April 20, 2011 § Leave a comment

A Sustainable Energy Future Will Require Changes in Public Behavior

At a recent meeting at Duke University, President Brodhead was asked about how they prepared students for the real world.  He responded to this softball question in a conventional manner and then ended with a statement of belief in “a contagion of good example.”  Having delivered this almost sotto voce, he then left with no further explanation.  I took him to mean that the Duke community, by its actions, instilled lasting values in departing students.

Although I was willing to give him credit for this nice turn of phrase, I looked it up.  The earliest reference is in Luke where the belief is stated that the contagion of good example is “the best means for inculcating virtue.”  Jesus is believed to have used this in his method of teaching.  The theologian philosopher George Berkeley is quoted as “neighbor will emulate neighbor and the contagion of good example will spread.” This last brings us closest to the situation with green behavior today.

A number of offerings can be expected in the arena of green energy.  Examples would be electricity from renewable sources, car variants such as hybrids, natural gas and electricity powered vehicles, and smart meters in homes, to name a few.  These involve making choices.  Innovators of technology know that the barrier to wide-scale adoption is particularly high when it involves substitution of something familiar. Research in the motivation of early buyers of hybrid electric vehicles showed a disposition to be being “seen as green.” This is close to Berkeley’s neighbors emulating neighbors.  But we all know that early adopters are not necessarily representative of the general population.  Widespread adoption will require a viral spread of beliefs.  This is why the word “contagion” is so appealing in its very unusual use in a positive context.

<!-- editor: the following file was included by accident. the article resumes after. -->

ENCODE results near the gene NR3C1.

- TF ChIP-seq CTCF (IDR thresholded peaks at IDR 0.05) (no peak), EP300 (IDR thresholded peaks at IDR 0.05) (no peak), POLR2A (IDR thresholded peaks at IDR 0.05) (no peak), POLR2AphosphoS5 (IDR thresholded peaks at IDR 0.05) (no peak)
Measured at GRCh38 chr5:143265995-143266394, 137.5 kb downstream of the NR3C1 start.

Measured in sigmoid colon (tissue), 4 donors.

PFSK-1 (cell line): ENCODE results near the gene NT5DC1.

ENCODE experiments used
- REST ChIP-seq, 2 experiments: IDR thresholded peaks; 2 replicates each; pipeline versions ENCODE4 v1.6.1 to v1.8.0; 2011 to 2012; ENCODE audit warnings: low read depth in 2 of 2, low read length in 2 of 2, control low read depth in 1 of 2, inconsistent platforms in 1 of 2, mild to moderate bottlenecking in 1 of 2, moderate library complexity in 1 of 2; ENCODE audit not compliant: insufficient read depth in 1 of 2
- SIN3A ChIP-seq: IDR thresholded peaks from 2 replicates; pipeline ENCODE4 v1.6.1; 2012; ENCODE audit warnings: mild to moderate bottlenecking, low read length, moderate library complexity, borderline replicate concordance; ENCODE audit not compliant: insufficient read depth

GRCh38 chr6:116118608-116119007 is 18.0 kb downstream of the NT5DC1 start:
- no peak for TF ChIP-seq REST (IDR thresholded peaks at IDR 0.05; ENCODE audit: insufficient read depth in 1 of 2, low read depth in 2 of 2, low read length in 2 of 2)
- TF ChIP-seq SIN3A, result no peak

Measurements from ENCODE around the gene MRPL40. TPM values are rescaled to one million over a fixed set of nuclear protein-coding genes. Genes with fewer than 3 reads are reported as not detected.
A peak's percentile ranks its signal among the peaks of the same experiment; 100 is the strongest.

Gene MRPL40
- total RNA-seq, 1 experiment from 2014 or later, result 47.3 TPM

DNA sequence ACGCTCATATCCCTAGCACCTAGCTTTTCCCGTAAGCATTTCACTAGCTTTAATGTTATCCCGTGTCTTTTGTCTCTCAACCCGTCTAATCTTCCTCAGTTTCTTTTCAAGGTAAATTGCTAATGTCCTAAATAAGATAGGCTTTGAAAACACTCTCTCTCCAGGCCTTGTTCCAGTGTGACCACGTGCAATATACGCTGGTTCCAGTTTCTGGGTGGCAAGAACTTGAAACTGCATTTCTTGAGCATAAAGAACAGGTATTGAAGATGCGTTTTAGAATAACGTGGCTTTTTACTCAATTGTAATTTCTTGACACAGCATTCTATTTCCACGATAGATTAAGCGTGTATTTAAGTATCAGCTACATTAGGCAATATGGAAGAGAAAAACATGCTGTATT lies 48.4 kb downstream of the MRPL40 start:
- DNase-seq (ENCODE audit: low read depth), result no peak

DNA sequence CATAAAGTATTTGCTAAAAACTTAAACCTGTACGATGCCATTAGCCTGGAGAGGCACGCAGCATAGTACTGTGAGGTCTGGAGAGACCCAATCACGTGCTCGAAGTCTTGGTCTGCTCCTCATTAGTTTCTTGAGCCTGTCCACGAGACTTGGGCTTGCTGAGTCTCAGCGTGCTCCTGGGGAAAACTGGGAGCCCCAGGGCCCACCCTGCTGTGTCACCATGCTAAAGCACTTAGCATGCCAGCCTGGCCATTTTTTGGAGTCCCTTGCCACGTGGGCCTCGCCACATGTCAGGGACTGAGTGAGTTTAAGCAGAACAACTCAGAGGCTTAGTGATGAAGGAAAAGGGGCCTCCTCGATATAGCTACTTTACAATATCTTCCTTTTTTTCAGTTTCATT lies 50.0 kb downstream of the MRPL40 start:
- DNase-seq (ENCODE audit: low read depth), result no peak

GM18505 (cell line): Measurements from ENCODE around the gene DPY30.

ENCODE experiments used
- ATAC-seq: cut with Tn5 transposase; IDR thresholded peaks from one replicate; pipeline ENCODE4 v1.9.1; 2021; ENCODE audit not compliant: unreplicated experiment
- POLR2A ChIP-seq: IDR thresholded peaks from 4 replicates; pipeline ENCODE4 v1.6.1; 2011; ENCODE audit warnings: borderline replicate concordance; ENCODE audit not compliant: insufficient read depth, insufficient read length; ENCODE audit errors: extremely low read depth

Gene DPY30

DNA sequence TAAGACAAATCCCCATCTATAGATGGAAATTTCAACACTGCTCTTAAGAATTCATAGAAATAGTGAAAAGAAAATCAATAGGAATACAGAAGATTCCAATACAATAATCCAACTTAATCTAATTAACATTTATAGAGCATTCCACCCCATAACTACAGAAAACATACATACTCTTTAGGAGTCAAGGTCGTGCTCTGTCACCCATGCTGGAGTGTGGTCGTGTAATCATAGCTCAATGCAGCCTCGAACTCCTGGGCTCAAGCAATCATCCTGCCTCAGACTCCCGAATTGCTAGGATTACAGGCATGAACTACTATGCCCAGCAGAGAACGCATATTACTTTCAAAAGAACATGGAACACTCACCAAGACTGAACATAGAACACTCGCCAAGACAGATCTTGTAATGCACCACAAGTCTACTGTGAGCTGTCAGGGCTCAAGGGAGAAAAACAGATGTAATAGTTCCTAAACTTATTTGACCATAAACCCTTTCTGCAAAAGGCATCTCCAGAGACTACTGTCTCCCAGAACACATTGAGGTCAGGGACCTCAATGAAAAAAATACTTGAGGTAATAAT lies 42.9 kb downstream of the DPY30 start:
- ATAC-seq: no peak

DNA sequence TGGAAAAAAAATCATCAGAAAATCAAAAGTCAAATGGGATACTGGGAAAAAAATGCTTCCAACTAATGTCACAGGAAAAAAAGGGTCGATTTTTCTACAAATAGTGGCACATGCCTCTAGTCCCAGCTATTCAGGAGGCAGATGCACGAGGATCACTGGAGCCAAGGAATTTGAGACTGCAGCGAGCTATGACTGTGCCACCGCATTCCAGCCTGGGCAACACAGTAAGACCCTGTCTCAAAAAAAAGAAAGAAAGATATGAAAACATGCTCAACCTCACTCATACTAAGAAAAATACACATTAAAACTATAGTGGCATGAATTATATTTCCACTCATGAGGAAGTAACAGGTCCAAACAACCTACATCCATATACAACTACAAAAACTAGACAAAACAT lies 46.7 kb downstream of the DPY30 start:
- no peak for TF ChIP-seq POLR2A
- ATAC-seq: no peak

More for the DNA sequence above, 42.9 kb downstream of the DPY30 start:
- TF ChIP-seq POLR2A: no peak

Robert Cialdini and co-workers at Arizona State University conducted an interesting set of experiments in Phoenix hotels.  One set of guest bathrooms had “re-use towels to save the environment” type placards, as we have all seen ourselves.  In another set of rooms, the placards read that the majority of guests in that very room had re-used their towels.  The incidence of compliance in these latter rooms was 33% greater than in the control set.  Is this an incidence of at least a minor infection of good example?

Energy efficiency is possibly the most powerful weapon in the clean energy arsenal.  This is because no matter how dirty the energy source, using less is a net positive.  Some approaches will be transparent to the public, such as the sub-one watt standby power standard being proposed for household appliances.  However, the choice to keep each one of these plugged in even when not in active use is a conscious one, at least for power hogs such as phone chargers and printers.  Studies have shown that standby power accounts for between 7 – 10% of total household consumption.  To be perfectly clear, this power is  simply enabling a convenience feature, and therefore amenable to behavior modification.  Technology can and will address this issue.  But low power devices will only get you so far.  Can people be pushed in that direction without the compulsion of laws?  Richard H. Thaler and Cass R. Sunstein suggests that this is possible, in their influential work Libertarian Paternalism.  Their concept is further elucidated in their book Nudge.

The Smart Grid is essential to support diurnal sources of electricity such as solar and wind.  It is also needed to assure the proper implementation of electric vehicles.  An aspect of the Smart Grid is smart meters in homes.  These will provide homeowners with considerable data on their energy usage and offer the opportunity for more efficient use.  Time of day pricing will help.  But ultimately, the concepts flowing out of Cialdini’s study cited above are likely to play a role in influencing behavior.  Neighbors emulating neighbors may be literal in this case.


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